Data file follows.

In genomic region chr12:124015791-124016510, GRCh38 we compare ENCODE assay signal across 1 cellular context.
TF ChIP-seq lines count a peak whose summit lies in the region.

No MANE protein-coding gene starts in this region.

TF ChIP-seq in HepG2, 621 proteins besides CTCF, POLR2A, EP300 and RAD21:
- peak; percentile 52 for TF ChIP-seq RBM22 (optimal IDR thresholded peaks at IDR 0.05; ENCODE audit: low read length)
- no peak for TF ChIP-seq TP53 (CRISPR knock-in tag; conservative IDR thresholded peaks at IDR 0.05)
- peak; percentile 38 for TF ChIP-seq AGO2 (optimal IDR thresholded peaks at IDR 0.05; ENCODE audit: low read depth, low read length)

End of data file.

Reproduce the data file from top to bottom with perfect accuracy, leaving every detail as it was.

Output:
In genomic region chr12:124015791-124016510, GRCh38 we compare ENCODE assay signal across 1 cellular context.
TF ChIP-seq lines count a peak whose summit lies in the region.

No MANE protein-coding gene starts in this region.

TF ChIP-seq in HepG2, 621 proteins besides CTCF, POLR2A, EP300 and RAD21:
- peak; percentile 52 for TF ChIP-seq RBM22 (optimal IDR thresholded peaks at IDR 0.05; ENCODE audit: low read length)
- no peak for TF ChIP-seq TP53 (CRISPR knock-in tag; conservative IDR thresholded peaks at IDR 0.05)
- peak; percentile 38 for TF ChIP-seq AGO2 (optimal IDR thresholded peaks at IDR 0.05; ENCODE audit: low read depth, low read length)